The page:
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Series win over Senators provides lessons for Rangers; Panthers-Devils close out Round 1 beautifully

The New York Rangers shake hands with the Ottawa Senators after Game 7. (Photo by Scott Levy/NHLI via Getty Images)

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The New York Rangers shake hands with the Ottawa Senators after Game 7. (Photo by Scott Levy/NHLI via Getty Images)

The NHL Playoff Recap gives you THN's take of what happened in each game of the night and what the consequences will be for the rest of the series.

We also provide our Three Stars of the night, which will be tabulated after each round. First Star is three points, Second Star is two points and Third Star is one point. Be sure to vote on who you think the first star was as well.

Of course there's the other side of the coin: The Black Hole is a piece of the lineup that just couldn't get it going on a given night and contributed to a difficult evening for the team.

  

SENATORS/RANGERS, GAME 7: RANGERS 2, SENATORS 1 (RANGERS WIN SERIES 4-3)

THN’s Take: Now that’s more like it. Less than 24 hours after a Game 7 that featured drama but little quality hockey, the Rangers and Senators treated us both right from puck drop.

It was a great end to a great series, one that should have both teams excited – for different reasons of course.

For the Rangers it’s a date with the Capitals in Round 2 and a chance to slay a recent playoff demon: it’s been Washington that’s knocked New York out of the playoffs in each of their past two appearances.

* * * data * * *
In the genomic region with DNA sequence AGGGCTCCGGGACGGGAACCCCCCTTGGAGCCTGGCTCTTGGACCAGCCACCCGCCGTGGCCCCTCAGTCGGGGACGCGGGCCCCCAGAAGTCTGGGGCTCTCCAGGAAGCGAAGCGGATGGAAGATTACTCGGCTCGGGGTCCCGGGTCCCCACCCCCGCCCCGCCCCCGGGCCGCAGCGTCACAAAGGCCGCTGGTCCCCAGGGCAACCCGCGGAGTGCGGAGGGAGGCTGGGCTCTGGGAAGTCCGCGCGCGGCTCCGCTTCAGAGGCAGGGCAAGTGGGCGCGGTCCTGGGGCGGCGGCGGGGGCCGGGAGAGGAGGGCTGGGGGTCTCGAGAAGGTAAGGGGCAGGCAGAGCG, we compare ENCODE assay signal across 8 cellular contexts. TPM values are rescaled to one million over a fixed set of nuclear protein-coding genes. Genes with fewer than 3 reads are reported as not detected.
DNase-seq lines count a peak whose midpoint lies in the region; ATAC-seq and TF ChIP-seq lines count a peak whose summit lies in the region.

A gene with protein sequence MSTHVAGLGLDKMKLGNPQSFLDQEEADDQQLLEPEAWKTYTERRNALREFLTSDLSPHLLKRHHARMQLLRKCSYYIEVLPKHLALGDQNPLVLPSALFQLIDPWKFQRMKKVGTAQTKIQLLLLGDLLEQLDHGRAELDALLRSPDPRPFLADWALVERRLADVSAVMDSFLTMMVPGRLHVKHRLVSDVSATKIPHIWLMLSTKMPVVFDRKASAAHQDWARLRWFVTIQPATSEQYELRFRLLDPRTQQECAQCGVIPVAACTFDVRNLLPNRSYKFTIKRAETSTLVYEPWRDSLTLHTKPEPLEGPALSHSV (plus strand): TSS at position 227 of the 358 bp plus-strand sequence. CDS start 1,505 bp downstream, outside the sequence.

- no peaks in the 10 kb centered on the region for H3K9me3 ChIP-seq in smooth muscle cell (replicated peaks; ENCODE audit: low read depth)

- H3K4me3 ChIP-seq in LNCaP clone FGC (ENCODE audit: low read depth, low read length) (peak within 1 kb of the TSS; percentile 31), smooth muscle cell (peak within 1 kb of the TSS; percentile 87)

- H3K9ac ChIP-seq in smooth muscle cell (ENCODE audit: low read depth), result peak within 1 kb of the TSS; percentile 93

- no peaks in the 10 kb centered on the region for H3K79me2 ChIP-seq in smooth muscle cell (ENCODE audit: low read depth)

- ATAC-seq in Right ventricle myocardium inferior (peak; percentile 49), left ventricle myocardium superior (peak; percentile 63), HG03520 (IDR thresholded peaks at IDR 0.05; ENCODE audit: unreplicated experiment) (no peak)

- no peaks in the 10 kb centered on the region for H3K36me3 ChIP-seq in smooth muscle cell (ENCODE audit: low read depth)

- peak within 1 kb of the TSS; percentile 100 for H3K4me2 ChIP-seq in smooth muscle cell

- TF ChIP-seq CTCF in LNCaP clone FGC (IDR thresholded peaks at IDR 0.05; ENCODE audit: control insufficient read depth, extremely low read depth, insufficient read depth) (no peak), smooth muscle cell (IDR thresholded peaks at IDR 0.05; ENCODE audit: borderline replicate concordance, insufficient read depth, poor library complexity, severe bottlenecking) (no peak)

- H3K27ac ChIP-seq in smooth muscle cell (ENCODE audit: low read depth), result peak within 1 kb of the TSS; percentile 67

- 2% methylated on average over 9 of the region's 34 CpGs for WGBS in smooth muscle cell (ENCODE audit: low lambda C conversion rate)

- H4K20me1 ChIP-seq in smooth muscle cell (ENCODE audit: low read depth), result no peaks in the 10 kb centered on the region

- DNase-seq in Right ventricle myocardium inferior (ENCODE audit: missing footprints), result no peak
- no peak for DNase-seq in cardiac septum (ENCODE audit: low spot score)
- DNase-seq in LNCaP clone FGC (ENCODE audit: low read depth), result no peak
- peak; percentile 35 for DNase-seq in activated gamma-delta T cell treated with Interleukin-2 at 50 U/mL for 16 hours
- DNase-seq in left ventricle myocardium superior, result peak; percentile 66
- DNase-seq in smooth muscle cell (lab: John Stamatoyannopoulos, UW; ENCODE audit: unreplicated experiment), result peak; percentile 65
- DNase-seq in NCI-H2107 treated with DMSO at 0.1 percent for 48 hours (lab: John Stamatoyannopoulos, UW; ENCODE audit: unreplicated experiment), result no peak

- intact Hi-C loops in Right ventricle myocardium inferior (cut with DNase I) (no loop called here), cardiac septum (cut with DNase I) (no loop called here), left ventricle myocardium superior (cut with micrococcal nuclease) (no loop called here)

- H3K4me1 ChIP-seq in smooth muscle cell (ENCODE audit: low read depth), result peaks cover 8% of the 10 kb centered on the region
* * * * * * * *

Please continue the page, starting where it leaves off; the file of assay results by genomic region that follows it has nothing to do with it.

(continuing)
What can the Blueshirts take away from this series? First and foremost a lesson not to take a lower opponent lightly. The Senators were clearly the better team in four, arguably five, of the seven games in this series and if not for the heroics of the man whose name the MSG crowd chanted after the final whistle (Henrik Lundqvist, for those of you just joining us), this easily could have been one-and-done for the Eastern Conference-leading squad.

Secondly, the tying goal in Game 2 and the onslaught carried out in the New York end in the final minutes of this game should have the Rangers reconsidering their bend-but-don’t-break philosophy to winding down the clock. The Rangers are best when they pressure – as proven by the two goals, both of which were results of defensemen joining the attack – and look extremely vulnerable when they let the game come to them. The Capitals have more weapons with which to make New York pay should that continue to be their approach.  

For the Senators, taking this series to seven games is another indication of just how much farther ahead in their rebuild than anyone expected. A team that wasn’t expected to even make the post season push the No. 1 seed to the brink and it was the youngster doing the heavy lifting most of the way. There’s a whole lot to like about this team in the near future.

Three Stars
1. Henrik Lundqvist – He’s been somewhat lost among all the talk about the performances of Jonathan Quick in L.A. and Mike Smith in Phoenix, but it’s the ‘King’ who makes the Rangers the odd-on favorites to come out of the East.